At a retreat in southern Maryland last December with the elected leaders of the House, Rep. Deborah Pryce (R-Ohio) was uncertain whether Rep. David Dreier (R-Calif.) would remain as chairman of the Rules Committee and she stood up to ask if he would be reappointed.
Speaker Dennis Hastert (R-Ill.) responded that Dreier would remain as chairman. And at the start of the 109th Congress, he changed House rules so that term limits, which apply to every standing and select House committee, would not apply to the Rules Committee chairman.
But Pryce’s question and her subsequent departure from the rules panel led to speculation that she was gunning to chair the House Financial Services Committee in the next Congress. With word out that she might have ambitions other than serving as conference chairwoman, Reps. Jack Kingston (R-Ga.) and John Doolittle (R-Calif.) started lining up support to challenge Pryce, who moved earlier this month to dampen speculation by announcing that she would seek reelection in her current job.
House leaders, assuming that they keep their majority and that the current leadership structure remains in place, will face a big test at the end of the 109th Congress when nine committee chairmen will have to relinquish their gavels.
Reps. Michael Oxley (R-Ohio), Bill Thomas (R-Calif.), John BoehnerJohn BoehnerHouse markup of ObamaCare repeal bill up in the air Conservatives to Congress: Get moving Boehner: ObamaCare repeal and replace 'not going to happen' MORE (R-Ohio), Sherwood Boehlert (R-N.Y.), Don YoungDon YoungA guide to the committees: House Trump, GOP set to battle on spending cuts Alaska lawmakers mull legislation to block Obama drilling ban MORE (R-Alaska) and James Sensenbrenner (R-Wis.) will have served a maximum three terms as chairmen at the end of this Congress. There will be three additional openings next year because Rep. Jim Nussle (R-Iowa) is running for governor, Rep. Henry Hyde (R-Ill.) is retiring and Rep. Chris Cox (R-Calif.) has been nominated as chairman of the Securities and Exchange Commission and is expected to leave this year.
A 10th chairman could be leaving. Even though Rep. Bob Ney (R-Ohio), chairman of the House Administration Committee, serves at the Speaker’s pleasure, the three-term limit still applies to him.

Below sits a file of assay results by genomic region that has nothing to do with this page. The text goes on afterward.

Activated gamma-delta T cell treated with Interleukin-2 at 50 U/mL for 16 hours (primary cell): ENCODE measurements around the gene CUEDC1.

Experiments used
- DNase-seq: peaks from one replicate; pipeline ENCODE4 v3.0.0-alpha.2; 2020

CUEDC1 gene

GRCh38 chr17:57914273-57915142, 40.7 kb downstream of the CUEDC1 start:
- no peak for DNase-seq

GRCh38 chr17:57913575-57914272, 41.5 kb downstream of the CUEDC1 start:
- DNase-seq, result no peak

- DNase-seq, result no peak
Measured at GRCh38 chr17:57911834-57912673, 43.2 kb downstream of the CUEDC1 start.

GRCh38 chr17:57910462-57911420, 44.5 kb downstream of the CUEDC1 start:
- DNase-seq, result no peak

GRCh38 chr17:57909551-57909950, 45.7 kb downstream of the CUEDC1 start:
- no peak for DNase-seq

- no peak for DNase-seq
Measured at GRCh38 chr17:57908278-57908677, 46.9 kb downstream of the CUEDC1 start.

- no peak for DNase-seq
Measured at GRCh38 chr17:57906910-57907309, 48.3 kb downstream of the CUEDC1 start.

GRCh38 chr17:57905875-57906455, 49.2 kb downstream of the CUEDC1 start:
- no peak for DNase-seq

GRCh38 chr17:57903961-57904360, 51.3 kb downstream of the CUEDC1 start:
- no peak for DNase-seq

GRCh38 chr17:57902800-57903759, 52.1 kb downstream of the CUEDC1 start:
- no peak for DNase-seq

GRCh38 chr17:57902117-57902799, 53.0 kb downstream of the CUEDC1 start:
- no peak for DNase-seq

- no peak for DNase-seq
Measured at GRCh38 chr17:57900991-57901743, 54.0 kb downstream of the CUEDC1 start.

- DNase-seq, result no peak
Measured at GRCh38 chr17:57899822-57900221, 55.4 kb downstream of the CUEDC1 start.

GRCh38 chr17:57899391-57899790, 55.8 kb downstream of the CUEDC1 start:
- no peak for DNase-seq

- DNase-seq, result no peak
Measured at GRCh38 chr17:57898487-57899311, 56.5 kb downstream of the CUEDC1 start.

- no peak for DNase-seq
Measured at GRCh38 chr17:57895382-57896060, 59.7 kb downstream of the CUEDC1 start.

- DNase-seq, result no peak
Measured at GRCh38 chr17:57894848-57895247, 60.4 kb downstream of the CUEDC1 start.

When the Republicans took control of the House in 1995, one of the biggest reforms they imposed was a three-term limit for committee chairmen. This the second major test of term limits’ effects since 1995; the last time there was such extensive turnover was in 2000, when senior GOP heavyweights, such as Thomas and ex-Rep. Phil Crane (R-Ill.) on Ways and Means and Oxley and ex-Rep. Billy Tauzin (R-La.) on Energy and Commerce battled to chair their respective committees.
“It’s a play in motion that won’t sort itself out until after the elections,” a senior House Republican aide said. “If they’re worrying about chairing a committee now instead of worrying about [maintaining the majority], they won’t be chairman of anything.”
Besides having to figure out what to do with those 10 chairmen, a politically delicate challenge exists at the Rules Committee. By changing the rules, Hastert avoided setting a precedent of giving Dreier a waiver to serve a fourth term. If Hastert had granted a waiver to Dreier, the action might have prompted other aggressive chairmen to seek a waiver as well.
Even if Hastert remains as Speaker in the 110th Congress and reappoints Dreier, there remains the vexing question of what to do with seven committee chairmen, assuming they don’t lose their seats or retire. In the past, some chairmen have gone on to to chair key subcommittees. But term limits have led others, such as former chairman of the House Energy and Commerce Committee, Tom Bliley (R-Va.), to retire.
A positive development to come from the impending committee-chairmen shuffle for the House GOP is an increase in fundraising as future chairmen seek to impress members of the House Steering Committee — the panel that decides who will head up committees, several GOP aides said.
Candidates for chairmanships will have to seek support from younger lawmakers who were often ignored by their more senior colleagues before term limits were imposed, the top GOP aide said.
Those angling to become chairmen are using several tactics. The obvious is fundraising. Rep. Ileana Ros-Lehtinen (R-Fla.), in her bid to chair the House International Relations Committee, has started a leadership PAC and has stepped up giving to other lawmakers, and she has been encouraging the Bush administration to take an aggressive posture with Iran and Syria.
But fundraising has its limits for subcommittee chairmen. A prominent lobbying firm had trouble putting together a $15,000 fundraiser for Rep. Lamar Smith (R-Texas), chairman of the Judiciary subcommittee on intellectual property and the Internet, who has let it be known that he wants to become chairman, according to a lobbyist familiar with the event.
Some lawmakers, Smith included, have hired well-respected staffers to help guide them on the politics of policy issues. Smith tapped Joseph Gibson, who had been a lawyer for the full committee, as his chief of staff. Dreier named Hugh Halpern, a former aide at the Financial Services Committee, as his new staff director. That gives them two years to get to know each other and provides Dreier, who has not served at Financial Services in several years, with an adviser to help him segue back into the financial world.
Finally, there’s the question of what to do about potential openings this year. When Cox steps down as chairman of the Homeland Security Committee, House leaders will have to find a replacement for the remainder of this Congress. Young, chairman of the House Transportation Committee, has indicated his interest in taking the reins at Homeland Security, as has Rep. Peter King (R-N.Y.), who is in his seventh term.